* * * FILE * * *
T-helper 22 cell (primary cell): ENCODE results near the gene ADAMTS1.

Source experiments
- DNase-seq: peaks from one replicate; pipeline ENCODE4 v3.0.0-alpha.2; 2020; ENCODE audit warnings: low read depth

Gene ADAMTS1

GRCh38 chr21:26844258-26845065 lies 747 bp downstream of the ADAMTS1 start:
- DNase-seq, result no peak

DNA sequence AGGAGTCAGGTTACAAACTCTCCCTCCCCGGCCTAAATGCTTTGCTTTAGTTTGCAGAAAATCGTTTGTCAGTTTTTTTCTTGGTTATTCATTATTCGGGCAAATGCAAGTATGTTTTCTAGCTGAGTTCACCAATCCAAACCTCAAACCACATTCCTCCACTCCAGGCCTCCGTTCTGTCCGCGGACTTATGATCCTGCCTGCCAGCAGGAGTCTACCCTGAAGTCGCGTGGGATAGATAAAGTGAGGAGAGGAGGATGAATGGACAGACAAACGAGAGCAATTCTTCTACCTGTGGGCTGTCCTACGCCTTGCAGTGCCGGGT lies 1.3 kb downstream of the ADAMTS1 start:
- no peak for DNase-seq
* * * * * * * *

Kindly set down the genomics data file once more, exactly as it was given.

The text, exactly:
T-helper 22 cell (primary cell): ENCODE results near the gene ADAMTS1.

Source experiments
- DNase-seq: peaks from one replicate; pipeline ENCODE4 v3.0.0-alpha.2; 2020; ENCODE audit warnings: low read depth

Gene ADAMTS1

GRCh38 chr21:26844258-26845065 lies 747 bp downstream of the ADAMTS1 start:
- DNase-seq, result no peak

DNA sequence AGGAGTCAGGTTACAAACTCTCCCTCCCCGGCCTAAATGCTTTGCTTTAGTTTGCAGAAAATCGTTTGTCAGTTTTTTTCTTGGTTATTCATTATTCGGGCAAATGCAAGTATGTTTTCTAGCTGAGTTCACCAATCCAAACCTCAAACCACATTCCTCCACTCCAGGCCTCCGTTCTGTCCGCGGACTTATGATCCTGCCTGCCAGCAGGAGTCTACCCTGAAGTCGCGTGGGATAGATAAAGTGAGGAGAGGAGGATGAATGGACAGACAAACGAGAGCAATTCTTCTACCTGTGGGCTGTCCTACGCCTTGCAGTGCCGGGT lies 1.3 kb downstream of the ADAMTS1 start:
- no peak for DNase-seq